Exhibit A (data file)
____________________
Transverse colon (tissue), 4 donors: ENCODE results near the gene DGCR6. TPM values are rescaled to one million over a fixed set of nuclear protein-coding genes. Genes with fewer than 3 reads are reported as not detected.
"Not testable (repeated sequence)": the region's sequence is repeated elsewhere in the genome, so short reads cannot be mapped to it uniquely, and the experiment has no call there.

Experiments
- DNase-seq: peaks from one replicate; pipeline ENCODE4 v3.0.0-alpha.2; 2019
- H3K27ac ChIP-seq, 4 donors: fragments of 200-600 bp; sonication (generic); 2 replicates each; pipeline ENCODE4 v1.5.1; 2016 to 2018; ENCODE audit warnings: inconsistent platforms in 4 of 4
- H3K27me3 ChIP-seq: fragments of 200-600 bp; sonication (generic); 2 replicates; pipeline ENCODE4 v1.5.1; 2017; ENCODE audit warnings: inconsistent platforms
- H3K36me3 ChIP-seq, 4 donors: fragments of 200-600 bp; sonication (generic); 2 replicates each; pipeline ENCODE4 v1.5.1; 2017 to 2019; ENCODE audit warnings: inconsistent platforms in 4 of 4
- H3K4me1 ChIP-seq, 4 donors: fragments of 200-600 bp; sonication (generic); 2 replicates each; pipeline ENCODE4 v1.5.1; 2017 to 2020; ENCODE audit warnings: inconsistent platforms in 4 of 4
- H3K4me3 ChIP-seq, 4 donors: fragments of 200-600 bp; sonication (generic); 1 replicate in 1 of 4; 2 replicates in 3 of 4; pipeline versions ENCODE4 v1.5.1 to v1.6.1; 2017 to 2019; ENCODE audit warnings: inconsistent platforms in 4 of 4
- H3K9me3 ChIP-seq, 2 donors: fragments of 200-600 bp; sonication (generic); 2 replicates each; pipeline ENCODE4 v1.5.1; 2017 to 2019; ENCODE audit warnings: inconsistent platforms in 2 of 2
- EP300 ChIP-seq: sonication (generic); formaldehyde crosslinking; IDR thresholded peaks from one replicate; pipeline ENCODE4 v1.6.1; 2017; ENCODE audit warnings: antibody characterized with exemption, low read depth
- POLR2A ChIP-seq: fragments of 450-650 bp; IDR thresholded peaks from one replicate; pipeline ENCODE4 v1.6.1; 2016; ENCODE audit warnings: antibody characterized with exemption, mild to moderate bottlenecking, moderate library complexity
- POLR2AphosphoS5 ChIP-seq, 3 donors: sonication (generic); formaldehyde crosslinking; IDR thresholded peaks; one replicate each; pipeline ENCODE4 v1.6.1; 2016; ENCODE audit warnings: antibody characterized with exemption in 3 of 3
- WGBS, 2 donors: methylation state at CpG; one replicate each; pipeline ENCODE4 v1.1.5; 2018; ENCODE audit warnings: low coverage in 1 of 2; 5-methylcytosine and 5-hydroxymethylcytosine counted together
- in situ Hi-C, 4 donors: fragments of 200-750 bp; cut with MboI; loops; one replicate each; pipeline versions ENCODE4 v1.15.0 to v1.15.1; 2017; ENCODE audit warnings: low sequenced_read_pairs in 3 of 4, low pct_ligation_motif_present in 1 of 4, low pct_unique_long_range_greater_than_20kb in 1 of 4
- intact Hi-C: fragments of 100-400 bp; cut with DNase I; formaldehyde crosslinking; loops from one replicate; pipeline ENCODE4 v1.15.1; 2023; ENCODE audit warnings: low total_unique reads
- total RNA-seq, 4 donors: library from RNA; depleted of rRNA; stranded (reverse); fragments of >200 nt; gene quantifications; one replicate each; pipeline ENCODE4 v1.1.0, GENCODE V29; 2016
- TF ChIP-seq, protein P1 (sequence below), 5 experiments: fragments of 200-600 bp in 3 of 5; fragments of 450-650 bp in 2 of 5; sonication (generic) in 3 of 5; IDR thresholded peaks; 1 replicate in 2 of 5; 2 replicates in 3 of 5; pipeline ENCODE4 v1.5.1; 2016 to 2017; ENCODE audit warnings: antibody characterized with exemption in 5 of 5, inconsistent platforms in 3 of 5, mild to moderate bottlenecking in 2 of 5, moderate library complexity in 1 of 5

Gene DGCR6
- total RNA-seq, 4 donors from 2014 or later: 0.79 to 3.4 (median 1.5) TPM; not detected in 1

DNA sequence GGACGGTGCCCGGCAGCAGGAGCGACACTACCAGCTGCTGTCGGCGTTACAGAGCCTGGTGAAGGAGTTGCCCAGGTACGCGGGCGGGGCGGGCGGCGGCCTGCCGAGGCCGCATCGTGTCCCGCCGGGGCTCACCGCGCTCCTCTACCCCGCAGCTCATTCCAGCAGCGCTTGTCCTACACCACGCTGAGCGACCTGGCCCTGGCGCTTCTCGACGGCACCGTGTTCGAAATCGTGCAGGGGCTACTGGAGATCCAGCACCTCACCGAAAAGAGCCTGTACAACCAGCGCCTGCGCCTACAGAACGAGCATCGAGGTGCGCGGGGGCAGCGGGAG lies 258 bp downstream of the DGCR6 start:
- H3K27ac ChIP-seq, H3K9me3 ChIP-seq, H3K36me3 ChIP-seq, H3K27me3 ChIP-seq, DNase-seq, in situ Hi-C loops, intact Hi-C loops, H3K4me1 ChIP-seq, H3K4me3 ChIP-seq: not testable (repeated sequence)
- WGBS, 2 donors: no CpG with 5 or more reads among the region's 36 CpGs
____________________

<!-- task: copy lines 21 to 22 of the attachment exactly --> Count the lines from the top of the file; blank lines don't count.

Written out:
DNA sequence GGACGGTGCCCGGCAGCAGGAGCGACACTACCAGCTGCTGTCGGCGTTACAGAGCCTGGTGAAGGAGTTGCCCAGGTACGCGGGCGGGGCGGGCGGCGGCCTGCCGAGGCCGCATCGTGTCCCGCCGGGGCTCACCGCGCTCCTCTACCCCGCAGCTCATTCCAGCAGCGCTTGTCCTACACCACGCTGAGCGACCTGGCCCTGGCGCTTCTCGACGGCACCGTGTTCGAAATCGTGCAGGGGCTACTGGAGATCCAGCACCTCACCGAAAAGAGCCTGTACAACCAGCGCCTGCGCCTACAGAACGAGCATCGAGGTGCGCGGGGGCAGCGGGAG lies 258 bp downstream of the DGCR6 start:
- H3K27ac ChIP-seq, H3K9me3 ChIP-seq, H3K36me3 ChIP-seq, H3K27me3 ChIP-seq, DNase-seq, in situ Hi-C loops, intact Hi-C loops, H3K4me1 ChIP-seq, H3K4me3 ChIP-seq: not testable (repeated sequence)